>> the language itself, but because of Eclipse. It's amazing the speed boost 
>> you get once you get used to it. You don't have to look at external 
>> documentation files, you don't have to read someone else's code to 
>> understand what's going on. You don't need to remember lots of names, 
>> where's everything is located.
>>
>> But, as Bruno says, you can't really feel it unless you try it.
> 
> I used Eclipse constantly back when I was working with Java (before I 
> discovered C# and then D). And before that, I was a huge Visual Studio fan 
> from version 5 through the early .NET versions. But ever since leaving Java, 
> I've been finding myself deliberately avoiding Eclipse just because I'd much 
> rather use an IDE that's responsive (and not so heavly Java-centric) than 
> one that has a few extra bells and whistles. Don't get me wrong, I love IDE 
> bells and whistles (that's why I used to be such a Visual Studio fan, and 
> used Eclipse when I switched to Java), but when trying to interact with the 
> IDE starts to feel like running through knee-deep molasses, as it frequently 
> does with Eclipse, it's just not worth it to me.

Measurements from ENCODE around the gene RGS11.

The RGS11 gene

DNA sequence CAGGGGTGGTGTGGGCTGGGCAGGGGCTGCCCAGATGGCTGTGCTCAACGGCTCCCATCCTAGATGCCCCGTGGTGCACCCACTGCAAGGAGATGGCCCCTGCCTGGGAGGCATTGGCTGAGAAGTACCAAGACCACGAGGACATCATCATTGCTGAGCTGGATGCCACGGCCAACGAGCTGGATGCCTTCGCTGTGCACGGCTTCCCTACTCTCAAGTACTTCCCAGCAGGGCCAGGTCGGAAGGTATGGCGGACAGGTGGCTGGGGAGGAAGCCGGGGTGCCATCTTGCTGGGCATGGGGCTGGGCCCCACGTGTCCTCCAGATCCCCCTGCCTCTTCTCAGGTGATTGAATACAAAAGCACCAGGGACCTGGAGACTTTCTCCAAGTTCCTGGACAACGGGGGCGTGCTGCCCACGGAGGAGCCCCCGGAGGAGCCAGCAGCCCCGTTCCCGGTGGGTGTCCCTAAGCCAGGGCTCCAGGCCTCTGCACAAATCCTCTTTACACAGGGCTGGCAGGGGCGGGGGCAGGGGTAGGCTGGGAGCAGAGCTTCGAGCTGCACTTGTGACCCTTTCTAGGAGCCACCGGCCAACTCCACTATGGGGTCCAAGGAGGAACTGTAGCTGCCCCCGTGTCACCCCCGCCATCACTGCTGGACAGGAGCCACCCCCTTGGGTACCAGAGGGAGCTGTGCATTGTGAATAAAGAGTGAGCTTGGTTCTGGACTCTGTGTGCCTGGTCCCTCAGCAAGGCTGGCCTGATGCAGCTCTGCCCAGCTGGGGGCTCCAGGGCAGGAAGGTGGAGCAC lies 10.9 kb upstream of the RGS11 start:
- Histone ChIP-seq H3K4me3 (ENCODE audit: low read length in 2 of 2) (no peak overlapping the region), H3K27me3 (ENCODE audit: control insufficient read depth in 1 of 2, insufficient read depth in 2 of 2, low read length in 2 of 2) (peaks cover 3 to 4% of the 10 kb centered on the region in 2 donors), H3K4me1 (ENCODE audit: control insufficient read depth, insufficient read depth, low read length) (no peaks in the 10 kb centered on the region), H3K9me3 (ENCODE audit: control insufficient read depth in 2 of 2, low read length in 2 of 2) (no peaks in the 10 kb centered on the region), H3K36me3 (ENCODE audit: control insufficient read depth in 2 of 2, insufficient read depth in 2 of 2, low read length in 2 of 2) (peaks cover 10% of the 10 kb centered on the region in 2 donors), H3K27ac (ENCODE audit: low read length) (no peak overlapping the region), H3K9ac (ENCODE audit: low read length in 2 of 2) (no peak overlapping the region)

> 
> 

Well, I'm not sure if that was your case, but if we are talking web 
development (something I did in my job), then the Java web development 
component of Eclipse (WTP, which extends JDT), is noticeably slow and 
somewhat unstable on several parts. It really isn't up to par to basic 
JDT, which is much more mature, although WTP has been improving lately. 
I don't know how it compares to Visual Studio since I never did any C# 
web development, only core C#.

-- 
Bruno Medeiros - Software Developer, MSc. in CS/E graduate
http://www.prowiki.org/wiki4d/wiki.cgi?BrunoMedeiros#D
November 07, 2008
Re: New in C#4
Ary Borenszweig wrote:
> Bruno Medeiros escribió:
>> Ary Borenszweig wrote:
>>> Robert Fraser escribió:
>>>> Denis Koroskin wrote:
>>>>> I once had the following Color class:
>>>>>
>>>>> class Color
>>>>> {
>>>>>     this (byte alpha, byte red, byte green, byte blue) { ... }
>>>>> }
>>>>>
>>>>> and used it as follows:
>>>>>
>>>>> Color c = new Color(255, 0, 255, 0); // opaque green color
>>>>>
>>>>> After refactoring, alpha became last argument in ctor:
>>>>>
>>>>>     this(byte red, byte green, byte blue, byte alpha) { ... }
>>>>>
>>>>> Note that this change didn't raise any compilation error, nothing 
>>>>> that would notify my of possible error.
>>>>>
>>>>> Needless to say that I didn't enjoy searching all the code that 
>>>>> used Color to reorder parameters (although some artifact were nice :)